Hargray employees stay on the island to monitor local telecom network through Hurricane Matthew

Frank Boersma isn’t originally from the Lowcountry, but he’s no stranger to hurricane season. Far from it. The director of network engineering and planning for Hargray Communications hails from Michigan, has traveled the world as an officer in the U.S. Army, is a 20-year telecom veteran, and has four hurricanes under his belt. So when he volunteered to remain on Hilton Head Island as Hurricane Matthew gouged the East Coast, he had a good idea what he might encounter.

Charles Stewart1Most of the stories of Hilton Head Island’s first families are interwoven with images of lives defined by a love of community and a love and respect for the simplicity of island life. All of the families embody the value of hard work, and their stories show a determination to survive against incredible odds.


psdBy Pete Nardi, Hilton Head Public Service District general manager

There simply are not enough pages in Hilton Head Monthly to adequately describe the hard work, dedication, bravery and self-sacrifice of the Hilton Head Public Service District operations team — our group of utility first responders who work on the water and sewer systems. As general manager of the service district, I would like our community to know that it is the people of the Hilton Head Public Service District who provide vital tap water and remove and recycle wastewater.

Early on the morning of Saturday, Oct. 8, Hurricane Matthew roared ashore Hilton Head Island as a Category 2 storm. It was the first devastating storm to hit the island in years, and it caused devastation in the Lowcountry and as it worked its way up the East Coast.

Tornadoes, torrential rain, storm surges and strong winds ripped the island apart for more than 12 hours before the storm moved on. Forty-six people — 26 in North Carolina, 12 in Florida, four in South Carolina, three in Georgia, and one in Virginia — died in Hurricane Matthew. Hilton Head was lucky.

By the time Anuska Frey first visited Hilton Head Island in 1987, she spoke six languages. Anuska was a young Slovenian-born nurse working in Zürich, Switzerland, when she met her husband, Marc, son of a  Swiss publishing dynasty. Beeing fluent in several languages led Anuska to an opportunity to change her profession and become an assistant to the dean of the faculty at the highly regarded International Management Institute in Geneva, where she managed administration for international seminars in Geneva, Singapore and Hong Kong.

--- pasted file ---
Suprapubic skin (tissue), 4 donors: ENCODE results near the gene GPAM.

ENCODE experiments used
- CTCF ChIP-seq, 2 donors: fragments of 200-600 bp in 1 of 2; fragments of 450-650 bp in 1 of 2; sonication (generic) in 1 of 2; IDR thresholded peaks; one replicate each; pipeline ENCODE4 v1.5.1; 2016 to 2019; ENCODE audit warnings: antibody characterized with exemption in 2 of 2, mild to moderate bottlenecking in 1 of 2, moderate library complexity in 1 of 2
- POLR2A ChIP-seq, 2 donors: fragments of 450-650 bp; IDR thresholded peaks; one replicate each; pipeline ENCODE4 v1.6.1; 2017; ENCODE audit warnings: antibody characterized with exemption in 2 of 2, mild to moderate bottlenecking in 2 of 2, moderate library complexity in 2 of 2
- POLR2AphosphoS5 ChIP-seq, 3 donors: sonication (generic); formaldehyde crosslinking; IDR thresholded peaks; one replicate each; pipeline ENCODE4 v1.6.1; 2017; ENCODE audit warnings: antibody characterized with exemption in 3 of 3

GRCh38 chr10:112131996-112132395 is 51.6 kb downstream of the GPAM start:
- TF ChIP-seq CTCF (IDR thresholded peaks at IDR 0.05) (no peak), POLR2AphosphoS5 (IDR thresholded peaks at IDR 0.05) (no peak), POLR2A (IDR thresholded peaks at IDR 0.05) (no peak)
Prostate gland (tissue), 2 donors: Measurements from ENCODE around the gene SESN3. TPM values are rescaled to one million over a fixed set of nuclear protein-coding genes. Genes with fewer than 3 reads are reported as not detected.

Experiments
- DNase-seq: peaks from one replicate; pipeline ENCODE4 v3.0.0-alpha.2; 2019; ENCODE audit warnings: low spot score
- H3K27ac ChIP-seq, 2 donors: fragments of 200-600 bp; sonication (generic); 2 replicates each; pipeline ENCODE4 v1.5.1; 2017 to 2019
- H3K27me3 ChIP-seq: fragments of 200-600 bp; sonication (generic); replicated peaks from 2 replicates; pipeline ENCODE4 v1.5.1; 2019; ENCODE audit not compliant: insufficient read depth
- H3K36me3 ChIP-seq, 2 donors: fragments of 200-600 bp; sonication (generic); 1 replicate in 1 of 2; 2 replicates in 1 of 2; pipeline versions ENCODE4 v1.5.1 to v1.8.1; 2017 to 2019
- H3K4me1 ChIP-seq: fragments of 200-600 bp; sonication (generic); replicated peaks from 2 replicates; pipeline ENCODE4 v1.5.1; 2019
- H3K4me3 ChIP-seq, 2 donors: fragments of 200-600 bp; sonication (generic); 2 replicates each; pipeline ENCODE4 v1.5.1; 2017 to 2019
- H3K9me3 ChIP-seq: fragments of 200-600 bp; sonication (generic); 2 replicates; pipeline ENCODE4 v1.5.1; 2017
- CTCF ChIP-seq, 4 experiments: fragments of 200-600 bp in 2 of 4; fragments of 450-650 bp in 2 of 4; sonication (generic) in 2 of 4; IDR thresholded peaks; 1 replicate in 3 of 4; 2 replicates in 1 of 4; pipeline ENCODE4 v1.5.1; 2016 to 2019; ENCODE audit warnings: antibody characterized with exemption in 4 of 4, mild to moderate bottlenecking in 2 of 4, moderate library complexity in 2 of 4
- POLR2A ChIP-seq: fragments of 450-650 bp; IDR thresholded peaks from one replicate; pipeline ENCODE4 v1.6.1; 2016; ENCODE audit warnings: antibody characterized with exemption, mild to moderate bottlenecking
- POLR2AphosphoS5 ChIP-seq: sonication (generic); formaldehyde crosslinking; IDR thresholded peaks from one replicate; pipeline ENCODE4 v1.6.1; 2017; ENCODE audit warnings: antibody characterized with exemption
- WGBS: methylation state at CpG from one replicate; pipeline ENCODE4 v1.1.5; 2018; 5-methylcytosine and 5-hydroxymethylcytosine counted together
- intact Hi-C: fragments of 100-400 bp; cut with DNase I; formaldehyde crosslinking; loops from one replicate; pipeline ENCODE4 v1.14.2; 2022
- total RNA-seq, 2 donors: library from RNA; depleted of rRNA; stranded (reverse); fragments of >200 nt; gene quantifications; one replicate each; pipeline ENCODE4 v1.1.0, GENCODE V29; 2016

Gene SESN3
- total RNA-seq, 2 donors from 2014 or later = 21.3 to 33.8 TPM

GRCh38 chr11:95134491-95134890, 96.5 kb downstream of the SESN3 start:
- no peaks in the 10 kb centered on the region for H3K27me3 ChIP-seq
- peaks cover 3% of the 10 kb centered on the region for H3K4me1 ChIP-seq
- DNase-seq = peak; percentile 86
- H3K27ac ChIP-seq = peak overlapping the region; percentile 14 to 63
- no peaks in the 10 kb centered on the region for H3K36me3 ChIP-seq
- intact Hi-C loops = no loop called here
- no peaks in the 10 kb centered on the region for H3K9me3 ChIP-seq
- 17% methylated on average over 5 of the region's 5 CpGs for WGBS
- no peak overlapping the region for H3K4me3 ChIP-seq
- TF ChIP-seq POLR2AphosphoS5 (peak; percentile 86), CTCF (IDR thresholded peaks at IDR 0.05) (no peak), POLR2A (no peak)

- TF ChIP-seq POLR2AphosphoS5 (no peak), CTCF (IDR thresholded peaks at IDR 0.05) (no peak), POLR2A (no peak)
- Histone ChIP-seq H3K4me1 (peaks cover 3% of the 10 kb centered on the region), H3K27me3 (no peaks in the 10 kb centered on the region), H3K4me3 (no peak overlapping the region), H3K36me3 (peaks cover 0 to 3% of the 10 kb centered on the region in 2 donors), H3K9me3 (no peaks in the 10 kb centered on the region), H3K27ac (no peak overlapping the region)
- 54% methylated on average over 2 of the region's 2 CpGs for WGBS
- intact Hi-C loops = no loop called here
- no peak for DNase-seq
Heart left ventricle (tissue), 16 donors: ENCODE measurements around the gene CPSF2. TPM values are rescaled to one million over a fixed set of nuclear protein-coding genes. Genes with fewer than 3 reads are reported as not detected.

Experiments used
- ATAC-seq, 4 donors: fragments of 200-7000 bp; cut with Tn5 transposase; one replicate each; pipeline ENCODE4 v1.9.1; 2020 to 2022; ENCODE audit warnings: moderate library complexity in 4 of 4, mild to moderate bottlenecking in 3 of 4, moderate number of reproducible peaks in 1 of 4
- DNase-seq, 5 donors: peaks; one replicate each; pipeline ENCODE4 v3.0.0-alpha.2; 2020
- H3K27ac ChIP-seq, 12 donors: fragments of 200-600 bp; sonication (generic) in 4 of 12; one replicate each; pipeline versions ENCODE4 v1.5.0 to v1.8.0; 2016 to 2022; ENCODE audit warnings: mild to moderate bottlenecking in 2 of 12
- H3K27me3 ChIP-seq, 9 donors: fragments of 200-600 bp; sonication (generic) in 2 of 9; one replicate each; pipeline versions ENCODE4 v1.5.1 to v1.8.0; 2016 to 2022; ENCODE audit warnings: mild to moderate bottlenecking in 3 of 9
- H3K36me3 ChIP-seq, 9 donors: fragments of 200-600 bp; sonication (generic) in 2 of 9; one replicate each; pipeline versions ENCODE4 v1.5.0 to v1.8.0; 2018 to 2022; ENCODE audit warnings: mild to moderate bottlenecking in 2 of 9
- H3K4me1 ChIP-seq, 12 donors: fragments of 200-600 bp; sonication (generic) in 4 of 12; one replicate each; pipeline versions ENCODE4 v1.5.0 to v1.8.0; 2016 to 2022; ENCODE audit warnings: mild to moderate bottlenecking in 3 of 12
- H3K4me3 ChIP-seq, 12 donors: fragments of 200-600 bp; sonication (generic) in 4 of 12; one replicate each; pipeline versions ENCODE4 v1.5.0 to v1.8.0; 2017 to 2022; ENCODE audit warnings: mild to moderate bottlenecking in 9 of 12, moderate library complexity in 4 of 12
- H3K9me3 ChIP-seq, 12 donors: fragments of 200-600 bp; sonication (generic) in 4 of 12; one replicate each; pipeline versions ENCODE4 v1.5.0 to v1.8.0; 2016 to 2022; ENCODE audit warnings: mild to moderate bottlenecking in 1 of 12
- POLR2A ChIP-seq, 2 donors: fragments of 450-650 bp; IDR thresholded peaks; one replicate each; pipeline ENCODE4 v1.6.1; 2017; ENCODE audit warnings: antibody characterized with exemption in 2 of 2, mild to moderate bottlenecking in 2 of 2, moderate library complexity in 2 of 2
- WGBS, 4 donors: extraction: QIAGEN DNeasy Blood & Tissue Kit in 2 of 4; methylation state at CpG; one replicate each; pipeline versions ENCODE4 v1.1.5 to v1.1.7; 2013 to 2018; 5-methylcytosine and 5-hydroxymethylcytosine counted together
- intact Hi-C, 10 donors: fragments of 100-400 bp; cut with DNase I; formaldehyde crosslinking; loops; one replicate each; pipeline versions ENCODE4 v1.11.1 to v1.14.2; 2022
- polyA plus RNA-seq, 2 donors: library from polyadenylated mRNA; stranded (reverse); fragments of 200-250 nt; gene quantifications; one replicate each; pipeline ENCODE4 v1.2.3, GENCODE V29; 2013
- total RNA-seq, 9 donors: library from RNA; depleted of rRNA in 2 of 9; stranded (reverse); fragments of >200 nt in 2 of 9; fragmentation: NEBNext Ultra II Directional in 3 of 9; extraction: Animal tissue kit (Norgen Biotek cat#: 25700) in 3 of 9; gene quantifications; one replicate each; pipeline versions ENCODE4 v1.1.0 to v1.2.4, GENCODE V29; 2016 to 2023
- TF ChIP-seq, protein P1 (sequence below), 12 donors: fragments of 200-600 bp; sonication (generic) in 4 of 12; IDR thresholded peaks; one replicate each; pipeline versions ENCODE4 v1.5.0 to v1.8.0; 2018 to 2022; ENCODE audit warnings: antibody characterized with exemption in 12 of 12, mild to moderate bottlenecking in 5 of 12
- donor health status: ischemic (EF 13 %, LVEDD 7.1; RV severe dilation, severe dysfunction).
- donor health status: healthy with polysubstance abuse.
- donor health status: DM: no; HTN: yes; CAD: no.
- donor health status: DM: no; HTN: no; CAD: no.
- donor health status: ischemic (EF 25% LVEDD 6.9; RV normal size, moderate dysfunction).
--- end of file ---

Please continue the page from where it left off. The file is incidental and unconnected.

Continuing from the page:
Tucked under a canopy of trees at the crossroads of William Hilton Parkway and Mathews Drive on Hilton Head Island is the 2.8-acre plot of land that is home to the oldest standing structure on the island: the Baynard Mausoleum, part of Zion Cemetery. The mausoleum and cemetery are a great source for information on the community’s history, and the lives of people who made the present possible.

My recent experience as a transplant from Florida to Hilton Head made me think about myself — where I had been, and where I was going. Beyond that, like most people, I began to reflect on who I am, who my ancestors were, where they came from, and what their lives were like. How much of me is inherited from them? What character traits and dispositions did I inherit that make me, well, me? 

In the past few years, genealogy research has become incredibly popular, thanks in part to television shows like TLC's “Who Do You Think You Are” and PBS' “Finding Your Roots” and “Genealogy Roadshow.” Even comedians like George Lopez on “Lopez Tonight” have made tracing celebrity DNA a hot topic. Suddenly, knowing your family history is considered cool, and now the information has become more accessible and user-friendly.

In July, I stood on site with many others to celebrate the opening of the Bluffton Parkway flyover. This flyover will reduce traffic using U.S. 278 near the Hilton Head Island bridges by about 25 percent and is a key part of a longer-range plan to provide island residents with an alternate evacuation route (which, of course, is still dependent upon extending Bluffton Parkway from S.C. 170 to Interstate 95).

"Boxing," Sugar Ray Leonard wrote, "is the ultimate challenge. There is nothing that compares to testing yourself like the way you do in the ring."

“The fight is won or lost far away from witnesses—behind the lines, in the gym and out there on the road, long before I dance under those lights. — Muhammad Ali